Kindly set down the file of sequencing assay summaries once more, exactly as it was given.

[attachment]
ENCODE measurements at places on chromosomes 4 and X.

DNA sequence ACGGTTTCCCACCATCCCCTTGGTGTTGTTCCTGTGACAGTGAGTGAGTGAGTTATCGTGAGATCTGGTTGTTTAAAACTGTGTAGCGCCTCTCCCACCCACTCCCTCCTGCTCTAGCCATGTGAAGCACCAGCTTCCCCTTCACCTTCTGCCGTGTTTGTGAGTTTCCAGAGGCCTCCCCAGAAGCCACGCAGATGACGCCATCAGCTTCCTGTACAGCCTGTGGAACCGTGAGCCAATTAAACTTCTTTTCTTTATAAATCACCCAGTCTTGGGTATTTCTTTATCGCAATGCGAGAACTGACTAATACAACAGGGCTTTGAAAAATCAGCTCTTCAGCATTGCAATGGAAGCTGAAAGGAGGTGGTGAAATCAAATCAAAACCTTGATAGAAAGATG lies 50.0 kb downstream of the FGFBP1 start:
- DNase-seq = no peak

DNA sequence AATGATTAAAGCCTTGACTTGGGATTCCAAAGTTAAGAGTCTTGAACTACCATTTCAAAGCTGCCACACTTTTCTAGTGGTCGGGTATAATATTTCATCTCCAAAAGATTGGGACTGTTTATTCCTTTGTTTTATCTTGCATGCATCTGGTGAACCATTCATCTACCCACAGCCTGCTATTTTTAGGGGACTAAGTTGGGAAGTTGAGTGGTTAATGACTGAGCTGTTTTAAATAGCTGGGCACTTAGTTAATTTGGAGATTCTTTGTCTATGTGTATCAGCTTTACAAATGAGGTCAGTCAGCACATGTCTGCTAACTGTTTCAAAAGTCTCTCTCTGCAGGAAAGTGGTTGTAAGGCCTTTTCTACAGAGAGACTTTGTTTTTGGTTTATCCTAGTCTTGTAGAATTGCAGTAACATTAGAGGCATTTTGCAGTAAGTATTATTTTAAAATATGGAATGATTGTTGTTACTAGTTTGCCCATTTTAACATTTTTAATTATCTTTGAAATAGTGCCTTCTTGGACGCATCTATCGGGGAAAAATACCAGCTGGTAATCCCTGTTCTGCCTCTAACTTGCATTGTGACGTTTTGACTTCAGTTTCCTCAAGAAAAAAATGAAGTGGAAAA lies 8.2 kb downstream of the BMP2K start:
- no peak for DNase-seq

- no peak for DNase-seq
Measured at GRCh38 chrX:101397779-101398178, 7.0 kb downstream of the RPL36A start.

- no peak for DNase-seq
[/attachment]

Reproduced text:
ENCODE measurements at places on chromosomes 4 and X.

DNA sequence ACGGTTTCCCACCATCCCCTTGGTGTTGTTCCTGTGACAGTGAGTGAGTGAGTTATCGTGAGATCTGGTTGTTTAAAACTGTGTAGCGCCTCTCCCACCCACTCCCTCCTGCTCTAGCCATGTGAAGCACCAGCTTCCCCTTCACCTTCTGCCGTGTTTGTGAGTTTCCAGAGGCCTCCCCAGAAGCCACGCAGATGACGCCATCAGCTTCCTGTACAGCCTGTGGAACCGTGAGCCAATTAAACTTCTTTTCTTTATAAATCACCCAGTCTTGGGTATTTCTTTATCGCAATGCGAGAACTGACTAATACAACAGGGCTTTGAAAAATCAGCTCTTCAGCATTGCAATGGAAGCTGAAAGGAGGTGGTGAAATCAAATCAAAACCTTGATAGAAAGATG lies 50.0 kb downstream of the FGFBP1 start:
- DNase-seq = no peak

DNA sequence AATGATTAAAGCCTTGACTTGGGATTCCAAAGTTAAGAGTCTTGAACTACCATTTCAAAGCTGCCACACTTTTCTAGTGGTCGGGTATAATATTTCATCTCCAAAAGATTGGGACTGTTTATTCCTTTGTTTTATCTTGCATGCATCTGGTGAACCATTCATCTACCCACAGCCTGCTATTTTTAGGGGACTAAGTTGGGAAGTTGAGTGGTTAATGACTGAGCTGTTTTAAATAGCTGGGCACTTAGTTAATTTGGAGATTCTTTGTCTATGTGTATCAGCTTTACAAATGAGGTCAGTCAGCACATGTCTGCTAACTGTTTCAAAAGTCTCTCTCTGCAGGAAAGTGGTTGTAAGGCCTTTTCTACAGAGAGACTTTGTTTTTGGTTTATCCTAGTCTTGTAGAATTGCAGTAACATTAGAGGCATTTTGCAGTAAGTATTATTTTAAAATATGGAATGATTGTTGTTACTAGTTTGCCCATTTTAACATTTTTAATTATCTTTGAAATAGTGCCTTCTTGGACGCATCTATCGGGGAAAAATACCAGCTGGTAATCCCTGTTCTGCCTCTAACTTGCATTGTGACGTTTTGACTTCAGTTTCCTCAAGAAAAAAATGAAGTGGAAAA lies 8.2 kb downstream of the BMP2K start:
- no peak for DNase-seq

- no peak for DNase-seq
Measured at GRCh38 chrX:101397779-101398178, 7.0 kb downstream of the RPL36A start.

- no peak for DNase-seq